U.S. stocks declined, with equities paring their best monthly gains since February, as May economic data raised concern over the strength of the economy after a first-quarter contraction.
Transportation companies dropped for the fourth time in five sessions as railroads extended declines, and financial shares fell for a second day. Humana Inc. jumped 20 percent after it was said to be exploring a sale. Altera Corp. added 4 percent amid reports Intel Corp. is near a deal to buy the company for about $15 billion.
The Standard & Poor’s 500 Index slipped 0.6 percent to 2,107.39 at 4 p.m. in New York. The benchmark posted its first weekly drop in four. The Dow Jones Industrial Average fell 115.44 points, or 0.6 percent, to 18,010.68, and the Nasdaq Composite Index lost 0.6 percent. About 7.2 billion shares changed hands on U.S. exchanges, 12 percent above the three-month average.
“GDP is kind of an old story -- we already knew it contracted, but the Chicago PMI number came in unexpectedly low,” said Kevin Caron, a market strategist and portfolio manager who helps oversee $170 billion at Stifel Nicolaus & Co. in Florham Park, New Jersey. “It could be that the market was hoping for a better number, and didn’t get the support it wanted. There’s conflicting data on the strength of the economy.”
A gauge today showed Chicago-area manufacturing activity contracted this month to its lowest level since February, raising concerns that the rebound from a weak first quarter lacks vitality. Data earlier also showed gross domestic product in the U.S. shrank, amid harsh winter weather, a strong dollar and delays at ports. A separate report said consumer sentiment in May fell the most since the end of 2012.
“The Chicago PMI headline was exceedingly soft,” said Mark Luschini, chief investment strategist in Philadelphia at Janney Capital Management LLC, which oversees about $68 billion. “Investors are chalking up softer economic data to a lot of anomalous factors in the first quarter, but this was a May read. That collectively is weighing on the markets at a time when there’s no impetus to buy.”
The S&P 500 still advanced 1.1 percent this month, and closed at a fresh record last week. The Nasdaq Composite and the Dow also rose to all-time highs in May. Along with readings on the economy, investors today were watching Europe as stocks there declined for a second day on concern Greece won’t reach an agreement with creditors in time for a debt repayment.
Economists forecast growth will rebound enough from the first-quarter slowdown for the Federal Reserve to increase interest rates in September. Fed officials are among those who believe the setback in growth will be temporary, helping explain why they are considering raising rates this year.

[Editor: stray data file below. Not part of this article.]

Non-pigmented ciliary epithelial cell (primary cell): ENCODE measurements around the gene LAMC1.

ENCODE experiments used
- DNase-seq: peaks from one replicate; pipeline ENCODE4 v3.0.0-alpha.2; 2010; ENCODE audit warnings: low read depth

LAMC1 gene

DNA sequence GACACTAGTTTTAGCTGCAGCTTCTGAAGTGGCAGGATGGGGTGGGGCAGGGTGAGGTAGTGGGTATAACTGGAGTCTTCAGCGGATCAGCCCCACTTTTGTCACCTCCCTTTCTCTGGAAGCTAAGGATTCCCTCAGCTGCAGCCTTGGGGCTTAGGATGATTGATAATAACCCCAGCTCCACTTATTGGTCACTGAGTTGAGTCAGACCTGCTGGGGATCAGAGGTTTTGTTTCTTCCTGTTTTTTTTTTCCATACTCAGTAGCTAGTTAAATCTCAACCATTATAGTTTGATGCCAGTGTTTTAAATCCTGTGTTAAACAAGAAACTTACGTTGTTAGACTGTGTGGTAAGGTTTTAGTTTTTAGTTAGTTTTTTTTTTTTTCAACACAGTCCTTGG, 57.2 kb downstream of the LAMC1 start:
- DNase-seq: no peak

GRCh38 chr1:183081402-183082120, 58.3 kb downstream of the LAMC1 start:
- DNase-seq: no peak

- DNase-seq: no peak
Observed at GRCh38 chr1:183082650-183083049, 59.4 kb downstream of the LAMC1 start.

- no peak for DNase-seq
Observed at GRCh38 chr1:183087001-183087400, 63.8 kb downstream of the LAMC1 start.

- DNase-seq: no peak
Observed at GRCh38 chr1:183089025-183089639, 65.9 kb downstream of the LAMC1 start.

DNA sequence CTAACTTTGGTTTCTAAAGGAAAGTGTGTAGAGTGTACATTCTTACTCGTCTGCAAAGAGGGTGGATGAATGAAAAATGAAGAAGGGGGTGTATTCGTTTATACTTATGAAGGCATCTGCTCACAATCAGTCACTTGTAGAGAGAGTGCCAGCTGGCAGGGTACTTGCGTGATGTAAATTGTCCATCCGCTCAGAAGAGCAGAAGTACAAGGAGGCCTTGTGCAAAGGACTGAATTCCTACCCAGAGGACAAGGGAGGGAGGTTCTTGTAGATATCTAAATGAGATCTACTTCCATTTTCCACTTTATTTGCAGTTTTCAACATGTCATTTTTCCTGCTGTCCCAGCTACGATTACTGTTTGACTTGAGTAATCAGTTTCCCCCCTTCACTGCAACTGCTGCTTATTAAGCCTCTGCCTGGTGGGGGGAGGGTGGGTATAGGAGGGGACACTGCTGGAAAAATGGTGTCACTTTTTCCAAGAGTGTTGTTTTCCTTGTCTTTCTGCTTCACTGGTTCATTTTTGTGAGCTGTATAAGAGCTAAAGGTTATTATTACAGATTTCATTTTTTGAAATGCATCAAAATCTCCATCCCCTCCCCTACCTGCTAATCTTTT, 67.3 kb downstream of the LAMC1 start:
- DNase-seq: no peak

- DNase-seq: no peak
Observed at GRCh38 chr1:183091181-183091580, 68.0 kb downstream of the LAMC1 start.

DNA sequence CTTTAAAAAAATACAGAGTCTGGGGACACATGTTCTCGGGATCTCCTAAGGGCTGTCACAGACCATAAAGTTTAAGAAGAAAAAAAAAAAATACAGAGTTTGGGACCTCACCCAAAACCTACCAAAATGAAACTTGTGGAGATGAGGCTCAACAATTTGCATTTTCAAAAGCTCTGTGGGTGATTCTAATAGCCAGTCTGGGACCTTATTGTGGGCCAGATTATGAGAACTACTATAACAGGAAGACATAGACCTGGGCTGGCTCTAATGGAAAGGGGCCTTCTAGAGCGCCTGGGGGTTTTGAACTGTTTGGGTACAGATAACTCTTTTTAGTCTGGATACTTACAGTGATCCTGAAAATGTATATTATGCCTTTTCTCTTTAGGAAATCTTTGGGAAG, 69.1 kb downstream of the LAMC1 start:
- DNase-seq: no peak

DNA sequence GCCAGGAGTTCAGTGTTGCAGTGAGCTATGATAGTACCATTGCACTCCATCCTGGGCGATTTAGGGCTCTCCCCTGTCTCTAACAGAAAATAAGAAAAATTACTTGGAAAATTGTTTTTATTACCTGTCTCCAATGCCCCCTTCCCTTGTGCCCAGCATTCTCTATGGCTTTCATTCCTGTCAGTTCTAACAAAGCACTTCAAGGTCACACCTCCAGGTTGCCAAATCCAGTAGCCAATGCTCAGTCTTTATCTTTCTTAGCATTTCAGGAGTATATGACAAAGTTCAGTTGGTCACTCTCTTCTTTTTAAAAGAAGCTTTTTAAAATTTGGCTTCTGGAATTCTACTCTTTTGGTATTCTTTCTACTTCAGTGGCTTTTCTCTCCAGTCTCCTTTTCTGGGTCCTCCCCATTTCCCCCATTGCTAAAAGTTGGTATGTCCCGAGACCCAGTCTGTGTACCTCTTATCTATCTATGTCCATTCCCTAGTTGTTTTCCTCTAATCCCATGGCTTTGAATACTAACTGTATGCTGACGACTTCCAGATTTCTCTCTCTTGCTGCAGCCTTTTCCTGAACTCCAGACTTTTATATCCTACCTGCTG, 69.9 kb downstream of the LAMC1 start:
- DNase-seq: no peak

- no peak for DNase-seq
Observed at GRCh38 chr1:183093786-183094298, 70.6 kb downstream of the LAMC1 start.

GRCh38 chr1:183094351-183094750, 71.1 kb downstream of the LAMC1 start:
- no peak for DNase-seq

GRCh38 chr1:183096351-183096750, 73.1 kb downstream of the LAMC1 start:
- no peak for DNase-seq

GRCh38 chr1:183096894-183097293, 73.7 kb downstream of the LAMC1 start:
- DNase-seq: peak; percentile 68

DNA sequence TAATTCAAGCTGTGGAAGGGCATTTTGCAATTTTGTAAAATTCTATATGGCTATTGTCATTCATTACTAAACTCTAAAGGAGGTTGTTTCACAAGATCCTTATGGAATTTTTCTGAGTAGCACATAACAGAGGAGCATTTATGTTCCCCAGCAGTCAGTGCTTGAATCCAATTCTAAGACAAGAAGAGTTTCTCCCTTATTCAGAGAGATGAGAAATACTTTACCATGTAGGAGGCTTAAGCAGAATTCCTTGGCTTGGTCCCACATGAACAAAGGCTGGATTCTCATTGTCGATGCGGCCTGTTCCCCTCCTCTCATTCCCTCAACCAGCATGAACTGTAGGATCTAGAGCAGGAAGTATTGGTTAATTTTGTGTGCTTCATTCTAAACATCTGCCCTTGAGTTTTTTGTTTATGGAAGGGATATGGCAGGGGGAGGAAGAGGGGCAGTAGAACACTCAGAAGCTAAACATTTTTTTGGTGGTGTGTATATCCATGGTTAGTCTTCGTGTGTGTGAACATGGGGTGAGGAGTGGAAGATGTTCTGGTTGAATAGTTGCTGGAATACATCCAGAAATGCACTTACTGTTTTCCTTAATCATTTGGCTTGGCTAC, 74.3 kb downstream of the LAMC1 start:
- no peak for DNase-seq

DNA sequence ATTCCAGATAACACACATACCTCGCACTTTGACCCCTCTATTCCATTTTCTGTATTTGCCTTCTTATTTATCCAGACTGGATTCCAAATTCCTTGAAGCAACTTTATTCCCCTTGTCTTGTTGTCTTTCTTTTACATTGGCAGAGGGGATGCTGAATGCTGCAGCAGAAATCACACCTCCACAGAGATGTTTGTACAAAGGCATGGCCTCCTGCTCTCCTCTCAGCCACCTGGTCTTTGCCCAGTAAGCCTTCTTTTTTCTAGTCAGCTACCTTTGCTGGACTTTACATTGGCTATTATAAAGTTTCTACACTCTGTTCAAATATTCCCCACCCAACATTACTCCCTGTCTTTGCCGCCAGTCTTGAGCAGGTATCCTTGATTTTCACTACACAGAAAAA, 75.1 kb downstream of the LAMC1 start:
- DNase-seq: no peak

Fed Bank of St. Louis President James Bullard warned Thursday that keeping rates near zero risks inflating asset-price bubbles, saying officials should raise borrowing costs this year as the economy improves.
The Chicago Board Options Exchange Volatility Index climbed 4 percent to 13.84. The gauge, known as the VIX, posted its biggest weekly gain since March.
All of the S&P 500’s 10 main groups declined, with industrial and financial companies down the most. Railroads Kansas City Southern, Norfolk Southern Corp. and CSX Corp. paced a drop among transportation companies for a second day, losing at least 1.8 percent. The Dow Jones Transportation Average fell 0.8 percent, posting its worst month since January.
Capital goods companies slumped 1.2 percent, the most of 24 industry group in the S&P 500, after the weaker-than-forecast Chicago manufacturing reading. Engine maker Cummins Inc. and truck maker Paccar Inc. retreated more than 2.4 percent. Industrial suppliers Precision Castparts Corp. and Fastenal Co. sank at least 1.9 percent, while Boeing Co. decreased 1.3 percent to a four-month low.
Industrial and construction equipment renter United Rentals Inc. tumbled 6.4 percent, after losing 9.1 percent Thursday, for its worst two-day drop in three years. Bank of America Merrill Lynch analyst Ross Gilardi cut the shares to underperform, citing lower oil prices and a slowing U.S. economy.
Banks also retreated for a second session, as Fifth Third Bancorp. and U.S. Bancorp lost more than 1.3 percent. Financial companies in the benchmark index finished May up 1.6 percent, their best performance since February.
Consumer companies Cablevision Systems Corp., Macy’s Inc. and Chipotle Mexican Grill Inc. lost at least 1.6 percent as consumer confidence fell to six-month low. Procter & Gamble Co., the world’s largest consumer-products maker, fell 1.2 percent to its lowest in 10 months.
Humana soared 20 percent, its biggest jump ever, after a report that the company hired Goldman Sachs to help pursue a sale. Humana’s rally helped lift the health-care group to a 4.3 percent climb this month, the most since October and the best among the S&P 500’s 10 main groups.
Energy companies in the index were little changed Friday while oil prices gained. The group closed with a 5.2 percent monthly drop, the worst since November. QEP Resources Inc. and Pioneer Natural Resources Co. tumbled more than 14 percent in May.
Semiconductor shares advanced for the third day amid more deal activity. Altera added 4 percent after reports the chipmaker is near a deal to be bought by Intel. Avago Technologies Ltd. gained 4 percent, closing the week up 12 percent after its $37 billion buyout of Broadcom Corp. was announced yesterday.
Mergers involving chipmakers in the benchmark index helped boost the group 8.1 percent in May, their best month since November.
GameStop Corp. rallied 6.1 percent to a six-month high, after first-quarter results beat analysts’ estimates and the largest U.S. video-game specialty retailer raised its full-year outlook.